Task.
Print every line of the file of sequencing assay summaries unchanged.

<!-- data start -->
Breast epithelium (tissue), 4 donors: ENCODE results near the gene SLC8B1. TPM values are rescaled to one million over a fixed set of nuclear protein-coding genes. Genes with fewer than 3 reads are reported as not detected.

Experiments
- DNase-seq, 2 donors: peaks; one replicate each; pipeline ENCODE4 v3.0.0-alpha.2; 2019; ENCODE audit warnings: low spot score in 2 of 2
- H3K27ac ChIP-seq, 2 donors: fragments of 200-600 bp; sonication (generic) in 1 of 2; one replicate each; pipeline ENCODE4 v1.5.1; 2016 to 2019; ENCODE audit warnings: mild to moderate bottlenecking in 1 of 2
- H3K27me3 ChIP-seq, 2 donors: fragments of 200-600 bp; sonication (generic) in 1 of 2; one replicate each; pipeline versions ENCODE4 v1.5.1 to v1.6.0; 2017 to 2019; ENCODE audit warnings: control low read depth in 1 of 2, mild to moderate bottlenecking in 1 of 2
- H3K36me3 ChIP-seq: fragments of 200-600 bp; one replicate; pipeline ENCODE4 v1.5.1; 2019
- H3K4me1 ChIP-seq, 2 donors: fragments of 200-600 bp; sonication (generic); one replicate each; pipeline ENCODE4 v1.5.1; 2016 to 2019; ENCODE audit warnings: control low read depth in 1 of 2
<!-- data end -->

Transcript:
Breast epithelium (tissue), 4 donors: ENCODE results near the gene SLC8B1. TPM values are rescaled to one million over a fixed set of nuclear protein-coding genes. Genes with fewer than 3 reads are reported as not detected.

Experiments
- DNase-seq, 2 donors: peaks; one replicate each; pipeline ENCODE4 v3.0.0-alpha.2; 2019; ENCODE audit warnings: low spot score in 2 of 2
- H3K27ac ChIP-seq, 2 donors: fragments of 200-600 bp; sonication (generic) in 1 of 2; one replicate each; pipeline ENCODE4 v1.5.1; 2016 to 2019; ENCODE audit warnings: mild to moderate bottlenecking in 1 of 2
- H3K27me3 ChIP-seq, 2 donors: fragments of 200-600 bp; sonication (generic) in 1 of 2; one replicate each; pipeline versions ENCODE4 v1.5.1 to v1.6.0; 2017 to 2019; ENCODE audit warnings: control low read depth in 1 of 2, mild to moderate bottlenecking in 1 of 2
- H3K36me3 ChIP-seq: fragments of 200-600 bp; one replicate; pipeline ENCODE4 v1.5.1; 2019
- H3K4me1 ChIP-seq, 2 donors: fragments of 200-600 bp; sonication (generic); one replicate each; pipeline ENCODE4 v1.5.1; 2016 to 2019; ENCODE audit warnings: control low read depth in 1 of 2